Page One

Chinese writer talks of hate and displacement

By Rachael Post Special to the Daily Planet
Tuesday May 08, 2001

Half a world away from the streets of Shanghai and the Tibetan border, Geling Yan writes about the distant China in her memory and the experience of being an immigrant in the United States. 

“Being far away from your past or country can make it beautiful even though it is tragic,” Yan said in an interview. “There is a nostalgic and melancholy beauty there.” 

She arrived in the United States in 1989, soon after the murder of some of her fellow students in Tiananmen Square. She had already published books in China – most of them about her experience being a woman involved in the army during the Cultural Revolution – before she came to study creative fiction at Columbia College in Chicago.  

Her mentor John Schultz, professor emeritus at Columbia, said in a phone interview Yan has an intense personal point of view and good sense of story that emerge in her writing.  

“People are warped by the wars of their generation,” he said. “The Cultural Revolution was her war and it gave her strong material.” 

Yan joined a cultural troupe of the People’s Liberation Army and traveled near Tibet during the 1970s as the Cultural Revolution – an internal movement that led to political and social anarchy – wound down. Headed by Communist Party Chairman Zedong Mao, the Cultural Revolution rallied popular support for Chairman Mao by eradicating any remaining signs of capitalism in China. People were beaten, universities were closed, and homes, temples and books were destroyed.  

Yan calls the Cultural Revolution the “great hate.” At first the anger expressed by the Red Guard and other followers of Chairman Mao seemed justified and righteous, but it soon got out of control, she said.  

Pondering hate and intolerance have led her beyond her eventful past to critically examine how Chinese immigrants adjust to life in the United States.  

“Displacement is a big theme in my recent writings,” she said.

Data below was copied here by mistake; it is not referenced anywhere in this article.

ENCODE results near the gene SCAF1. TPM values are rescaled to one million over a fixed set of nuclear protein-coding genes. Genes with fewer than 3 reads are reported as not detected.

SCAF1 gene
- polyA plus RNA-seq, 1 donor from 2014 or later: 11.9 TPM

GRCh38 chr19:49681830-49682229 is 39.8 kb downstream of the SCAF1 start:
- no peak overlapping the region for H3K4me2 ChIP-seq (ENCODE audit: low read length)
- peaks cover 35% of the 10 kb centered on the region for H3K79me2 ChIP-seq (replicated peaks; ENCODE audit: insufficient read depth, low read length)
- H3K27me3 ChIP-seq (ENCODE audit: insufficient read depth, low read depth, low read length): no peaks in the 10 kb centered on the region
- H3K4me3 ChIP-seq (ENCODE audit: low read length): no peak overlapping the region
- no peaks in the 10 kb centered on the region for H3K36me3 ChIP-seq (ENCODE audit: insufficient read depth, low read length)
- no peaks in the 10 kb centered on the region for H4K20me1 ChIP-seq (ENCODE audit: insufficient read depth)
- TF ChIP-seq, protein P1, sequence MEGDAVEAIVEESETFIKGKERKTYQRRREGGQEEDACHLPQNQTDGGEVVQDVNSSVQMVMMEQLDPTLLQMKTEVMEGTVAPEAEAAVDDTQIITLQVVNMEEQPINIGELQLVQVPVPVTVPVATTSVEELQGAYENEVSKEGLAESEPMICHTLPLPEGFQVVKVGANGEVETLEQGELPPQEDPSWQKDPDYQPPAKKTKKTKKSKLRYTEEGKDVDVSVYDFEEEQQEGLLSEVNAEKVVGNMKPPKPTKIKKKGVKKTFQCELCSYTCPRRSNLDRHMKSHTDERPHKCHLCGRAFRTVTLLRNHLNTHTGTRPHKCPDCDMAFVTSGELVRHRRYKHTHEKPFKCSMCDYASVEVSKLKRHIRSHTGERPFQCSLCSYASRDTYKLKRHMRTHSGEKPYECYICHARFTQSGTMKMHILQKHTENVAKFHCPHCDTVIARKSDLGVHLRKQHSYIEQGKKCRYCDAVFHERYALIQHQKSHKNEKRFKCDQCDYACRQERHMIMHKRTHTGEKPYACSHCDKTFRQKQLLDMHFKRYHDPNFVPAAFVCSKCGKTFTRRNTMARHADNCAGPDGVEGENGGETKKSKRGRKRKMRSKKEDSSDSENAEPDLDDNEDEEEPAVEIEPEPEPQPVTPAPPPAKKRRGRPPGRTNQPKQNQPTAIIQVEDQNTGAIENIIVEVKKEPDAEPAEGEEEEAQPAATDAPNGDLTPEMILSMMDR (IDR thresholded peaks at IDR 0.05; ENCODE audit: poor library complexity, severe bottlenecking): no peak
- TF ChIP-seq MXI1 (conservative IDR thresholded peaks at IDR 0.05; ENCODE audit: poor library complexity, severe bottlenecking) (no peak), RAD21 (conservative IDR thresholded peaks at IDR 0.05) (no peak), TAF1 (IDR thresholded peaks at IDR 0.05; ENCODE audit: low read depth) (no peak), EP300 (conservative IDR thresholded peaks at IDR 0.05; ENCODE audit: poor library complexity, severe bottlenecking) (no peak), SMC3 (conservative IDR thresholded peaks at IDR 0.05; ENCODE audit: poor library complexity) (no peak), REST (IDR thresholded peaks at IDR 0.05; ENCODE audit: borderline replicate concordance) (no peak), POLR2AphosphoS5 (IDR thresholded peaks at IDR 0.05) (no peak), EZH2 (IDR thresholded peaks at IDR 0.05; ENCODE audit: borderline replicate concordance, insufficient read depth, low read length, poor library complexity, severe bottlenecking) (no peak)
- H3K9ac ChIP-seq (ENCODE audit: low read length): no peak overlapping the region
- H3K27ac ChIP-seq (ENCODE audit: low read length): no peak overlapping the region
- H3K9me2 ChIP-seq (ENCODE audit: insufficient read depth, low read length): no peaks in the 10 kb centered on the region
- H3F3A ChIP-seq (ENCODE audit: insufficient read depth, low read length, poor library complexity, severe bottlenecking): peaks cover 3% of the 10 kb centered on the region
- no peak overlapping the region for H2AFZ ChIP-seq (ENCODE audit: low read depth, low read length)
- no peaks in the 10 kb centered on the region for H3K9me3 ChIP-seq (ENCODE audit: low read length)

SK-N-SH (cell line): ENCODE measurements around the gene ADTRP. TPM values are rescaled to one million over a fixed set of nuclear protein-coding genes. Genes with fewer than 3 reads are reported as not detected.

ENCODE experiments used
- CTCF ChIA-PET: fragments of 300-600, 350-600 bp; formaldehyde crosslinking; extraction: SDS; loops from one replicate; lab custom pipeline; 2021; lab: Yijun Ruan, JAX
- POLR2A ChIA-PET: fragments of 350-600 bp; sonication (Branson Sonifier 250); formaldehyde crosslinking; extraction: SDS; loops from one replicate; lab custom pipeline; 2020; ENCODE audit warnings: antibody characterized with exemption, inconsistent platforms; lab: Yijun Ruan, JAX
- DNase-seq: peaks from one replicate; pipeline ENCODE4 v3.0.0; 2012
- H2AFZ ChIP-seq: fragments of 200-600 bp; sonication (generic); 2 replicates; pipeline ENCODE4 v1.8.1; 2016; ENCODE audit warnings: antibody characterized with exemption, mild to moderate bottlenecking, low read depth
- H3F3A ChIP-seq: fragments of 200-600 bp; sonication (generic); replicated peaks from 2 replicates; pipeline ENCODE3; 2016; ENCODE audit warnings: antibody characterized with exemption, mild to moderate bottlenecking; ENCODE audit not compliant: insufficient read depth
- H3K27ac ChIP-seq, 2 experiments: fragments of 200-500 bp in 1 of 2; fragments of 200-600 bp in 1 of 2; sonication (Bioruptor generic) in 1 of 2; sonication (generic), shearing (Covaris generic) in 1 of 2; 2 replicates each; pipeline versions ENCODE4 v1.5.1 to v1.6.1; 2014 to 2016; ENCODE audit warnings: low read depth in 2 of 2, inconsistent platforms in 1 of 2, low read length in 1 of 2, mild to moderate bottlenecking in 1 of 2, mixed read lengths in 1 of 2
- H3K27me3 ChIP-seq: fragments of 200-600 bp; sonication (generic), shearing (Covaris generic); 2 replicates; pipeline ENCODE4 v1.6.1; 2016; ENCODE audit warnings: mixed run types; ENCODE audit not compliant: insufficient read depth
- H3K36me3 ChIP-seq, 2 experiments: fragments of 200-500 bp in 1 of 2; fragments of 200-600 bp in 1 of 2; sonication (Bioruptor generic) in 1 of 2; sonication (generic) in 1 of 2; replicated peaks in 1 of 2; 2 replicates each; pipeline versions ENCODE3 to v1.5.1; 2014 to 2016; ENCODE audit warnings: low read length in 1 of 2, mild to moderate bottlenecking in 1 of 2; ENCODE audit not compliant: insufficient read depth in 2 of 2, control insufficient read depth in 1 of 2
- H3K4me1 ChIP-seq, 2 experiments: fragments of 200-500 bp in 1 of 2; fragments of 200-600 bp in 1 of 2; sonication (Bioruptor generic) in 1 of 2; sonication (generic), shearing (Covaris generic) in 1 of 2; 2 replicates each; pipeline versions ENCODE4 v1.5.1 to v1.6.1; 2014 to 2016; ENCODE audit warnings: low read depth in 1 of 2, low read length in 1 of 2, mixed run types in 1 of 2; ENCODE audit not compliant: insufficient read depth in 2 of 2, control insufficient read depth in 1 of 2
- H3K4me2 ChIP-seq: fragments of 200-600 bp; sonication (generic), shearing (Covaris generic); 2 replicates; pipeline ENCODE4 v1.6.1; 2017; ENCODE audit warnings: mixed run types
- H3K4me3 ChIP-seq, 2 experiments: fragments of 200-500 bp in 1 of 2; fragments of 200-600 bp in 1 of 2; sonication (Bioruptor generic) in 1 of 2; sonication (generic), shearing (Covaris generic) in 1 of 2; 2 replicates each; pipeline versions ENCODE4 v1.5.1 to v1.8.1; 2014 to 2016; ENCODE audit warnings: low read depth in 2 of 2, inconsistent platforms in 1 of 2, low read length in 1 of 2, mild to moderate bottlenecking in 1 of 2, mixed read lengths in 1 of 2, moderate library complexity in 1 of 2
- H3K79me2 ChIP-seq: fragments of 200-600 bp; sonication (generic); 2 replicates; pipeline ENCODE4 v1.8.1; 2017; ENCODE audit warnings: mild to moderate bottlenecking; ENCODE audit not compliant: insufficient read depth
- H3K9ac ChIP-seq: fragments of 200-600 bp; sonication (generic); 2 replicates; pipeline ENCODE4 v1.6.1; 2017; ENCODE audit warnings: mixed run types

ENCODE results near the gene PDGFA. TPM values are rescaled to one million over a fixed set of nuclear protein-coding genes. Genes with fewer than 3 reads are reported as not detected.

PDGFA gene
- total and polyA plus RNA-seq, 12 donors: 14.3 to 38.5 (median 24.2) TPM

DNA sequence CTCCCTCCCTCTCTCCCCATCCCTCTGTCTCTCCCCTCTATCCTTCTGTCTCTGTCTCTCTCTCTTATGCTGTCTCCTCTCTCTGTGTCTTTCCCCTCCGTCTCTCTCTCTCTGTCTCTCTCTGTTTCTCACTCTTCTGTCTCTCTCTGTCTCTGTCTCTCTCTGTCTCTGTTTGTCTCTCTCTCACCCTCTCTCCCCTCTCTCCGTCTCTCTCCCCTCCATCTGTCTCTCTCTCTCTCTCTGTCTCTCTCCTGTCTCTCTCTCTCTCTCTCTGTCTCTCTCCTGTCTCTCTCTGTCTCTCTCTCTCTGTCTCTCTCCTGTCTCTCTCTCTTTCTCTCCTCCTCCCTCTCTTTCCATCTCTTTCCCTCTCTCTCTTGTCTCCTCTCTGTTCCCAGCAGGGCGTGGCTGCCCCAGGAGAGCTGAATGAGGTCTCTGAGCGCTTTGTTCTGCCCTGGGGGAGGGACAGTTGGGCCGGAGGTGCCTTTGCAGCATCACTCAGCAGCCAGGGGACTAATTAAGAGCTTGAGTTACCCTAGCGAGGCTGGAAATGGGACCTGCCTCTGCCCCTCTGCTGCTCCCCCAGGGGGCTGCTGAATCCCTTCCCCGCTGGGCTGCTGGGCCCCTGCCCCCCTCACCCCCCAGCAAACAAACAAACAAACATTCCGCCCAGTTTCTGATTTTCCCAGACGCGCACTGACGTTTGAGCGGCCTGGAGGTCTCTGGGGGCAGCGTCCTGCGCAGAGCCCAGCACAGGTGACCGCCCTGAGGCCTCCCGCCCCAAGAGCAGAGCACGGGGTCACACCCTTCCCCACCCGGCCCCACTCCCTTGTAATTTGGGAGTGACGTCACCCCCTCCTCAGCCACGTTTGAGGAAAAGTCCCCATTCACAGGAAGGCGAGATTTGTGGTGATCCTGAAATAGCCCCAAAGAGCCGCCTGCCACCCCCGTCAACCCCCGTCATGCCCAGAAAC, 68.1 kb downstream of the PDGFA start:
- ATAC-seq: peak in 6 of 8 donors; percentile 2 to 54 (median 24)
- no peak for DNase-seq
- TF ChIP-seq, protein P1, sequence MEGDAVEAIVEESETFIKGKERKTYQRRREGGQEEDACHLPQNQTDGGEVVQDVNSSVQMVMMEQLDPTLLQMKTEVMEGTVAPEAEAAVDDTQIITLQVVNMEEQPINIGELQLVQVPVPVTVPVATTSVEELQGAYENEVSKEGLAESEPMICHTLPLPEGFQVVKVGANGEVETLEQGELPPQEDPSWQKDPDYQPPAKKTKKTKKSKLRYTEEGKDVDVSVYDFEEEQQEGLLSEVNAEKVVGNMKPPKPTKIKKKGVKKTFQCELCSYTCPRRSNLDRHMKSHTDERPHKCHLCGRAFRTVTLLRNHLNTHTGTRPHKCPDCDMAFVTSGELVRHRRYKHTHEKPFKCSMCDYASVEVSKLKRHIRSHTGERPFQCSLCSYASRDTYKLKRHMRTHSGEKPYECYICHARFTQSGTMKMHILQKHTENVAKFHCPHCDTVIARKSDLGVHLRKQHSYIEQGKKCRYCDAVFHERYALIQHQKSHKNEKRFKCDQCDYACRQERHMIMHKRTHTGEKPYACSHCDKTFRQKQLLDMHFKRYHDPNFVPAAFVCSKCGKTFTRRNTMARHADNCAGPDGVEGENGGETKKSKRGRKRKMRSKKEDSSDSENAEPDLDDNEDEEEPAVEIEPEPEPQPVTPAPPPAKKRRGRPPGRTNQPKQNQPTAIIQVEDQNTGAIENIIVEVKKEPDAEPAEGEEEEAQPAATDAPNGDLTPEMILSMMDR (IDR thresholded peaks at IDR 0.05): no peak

Her first novel published in English, which came out last month, “The Lost Daughter of Happiness,” explores this theme. In the book, Fusang, a young peasant woman, is tricked into leaving China and sold into prostitution once she reaches Gold Mountain – San Francisco – in the late 1800s. 

Yan is now finishing a screenplay based on this book for a movie, directed by Joan Chen, that will debut next year. She is following in the footsteps of her 1999 film, “Xiu Xiu: The Sent Down Girl,” which was based on a short story she wrote about a young woman who is sent to the border of Tibet during the Cultural Revolution. The film, also directed by Chen, was banned in China for political and sexual content. 

To write her recent novel, Yan said she read some 160 history books and other publications from Chinatowns across the United States, mostly focusing on San Francisco’s Chinatown. She quickly learned that Chinese people in the United States suffered severe prejudices in the 1800s and still face them today. 

Yan, who who now lives in Alameda, explained that Chinese people in San Francisco in the 19th century suffered from hard labor, low wages, frequent riots against them and restrictions on immigration – they couldn’t bring over their wives. 

“Hate is something in us that needs to be examined,” she said. “Race is often a cause of this hate. I don’t have the answers; I have all the questions.” 

Yan explained that she gets much of her material from her own life. She has lived in the United States for over a decade, but she still finds subtle and striking differences between American and Chinese people. This is also true of her marriage to a Caucasian-American.  

“When misunderstanding happens there is an absurd sense of sadness sometimes,” she said. “Everyday there is a little something missing.” 

But she also insists that there is charm in trying to understand another culture and another person. “I’m fascinated by the difference,” she said. “It makes each tiny movement and expression intriguing.” 

Like the yin and yang, the writer asserts that everyone has good and evil within them. In “The Lost Daughter of Happiness,” she explores the emotional spectrum. “We find a subject for our hatred, like we find a subject for our love,” she said. 

Constantine Tung, a professor of Chinese at State University of New York in Buffalo, who uses Yan’s stories in his class, says that her books are psychological rather than overtly political. He says Yan differs from other contemporary Chinese writers. “She has a unique ability to get into the minds of other people and explore complicated relationships.”  

Yan explained that Chinese people, especially women, do not expect peace or prosperity. “They live in the cracks between war, famine and political turmoil,” she said.  

Yan will be reading selections from her new book, The Lost Daughter of Happiness, at Cody’s Books, 2454 Telegraph Ave.. at 7:30 tonight.